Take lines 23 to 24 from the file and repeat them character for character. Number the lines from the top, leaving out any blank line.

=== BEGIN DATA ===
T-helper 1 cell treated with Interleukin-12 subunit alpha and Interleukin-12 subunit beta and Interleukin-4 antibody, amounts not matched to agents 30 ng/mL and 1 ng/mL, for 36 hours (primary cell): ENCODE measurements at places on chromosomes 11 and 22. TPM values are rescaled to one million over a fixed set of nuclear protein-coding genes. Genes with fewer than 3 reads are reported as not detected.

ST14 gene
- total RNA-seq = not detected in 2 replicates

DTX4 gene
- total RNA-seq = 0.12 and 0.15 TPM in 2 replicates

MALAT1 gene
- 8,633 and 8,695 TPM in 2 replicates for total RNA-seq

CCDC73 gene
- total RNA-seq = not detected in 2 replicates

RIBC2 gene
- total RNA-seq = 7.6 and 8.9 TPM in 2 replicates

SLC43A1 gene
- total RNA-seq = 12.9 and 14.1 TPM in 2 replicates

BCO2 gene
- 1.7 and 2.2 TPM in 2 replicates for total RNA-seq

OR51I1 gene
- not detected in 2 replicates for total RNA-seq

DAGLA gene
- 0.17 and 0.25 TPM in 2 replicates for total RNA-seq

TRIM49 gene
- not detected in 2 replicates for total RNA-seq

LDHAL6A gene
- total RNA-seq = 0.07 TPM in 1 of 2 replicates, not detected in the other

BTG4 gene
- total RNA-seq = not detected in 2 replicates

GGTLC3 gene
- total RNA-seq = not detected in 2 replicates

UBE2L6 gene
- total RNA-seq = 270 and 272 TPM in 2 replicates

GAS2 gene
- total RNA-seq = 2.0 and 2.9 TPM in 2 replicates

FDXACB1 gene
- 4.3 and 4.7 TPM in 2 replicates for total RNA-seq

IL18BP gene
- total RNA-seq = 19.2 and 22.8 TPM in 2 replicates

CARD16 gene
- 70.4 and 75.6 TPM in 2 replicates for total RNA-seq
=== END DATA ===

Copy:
- total RNA-seq = 0.07 TPM in 1 of 2 replicates, not detected in the other

BTG4 gene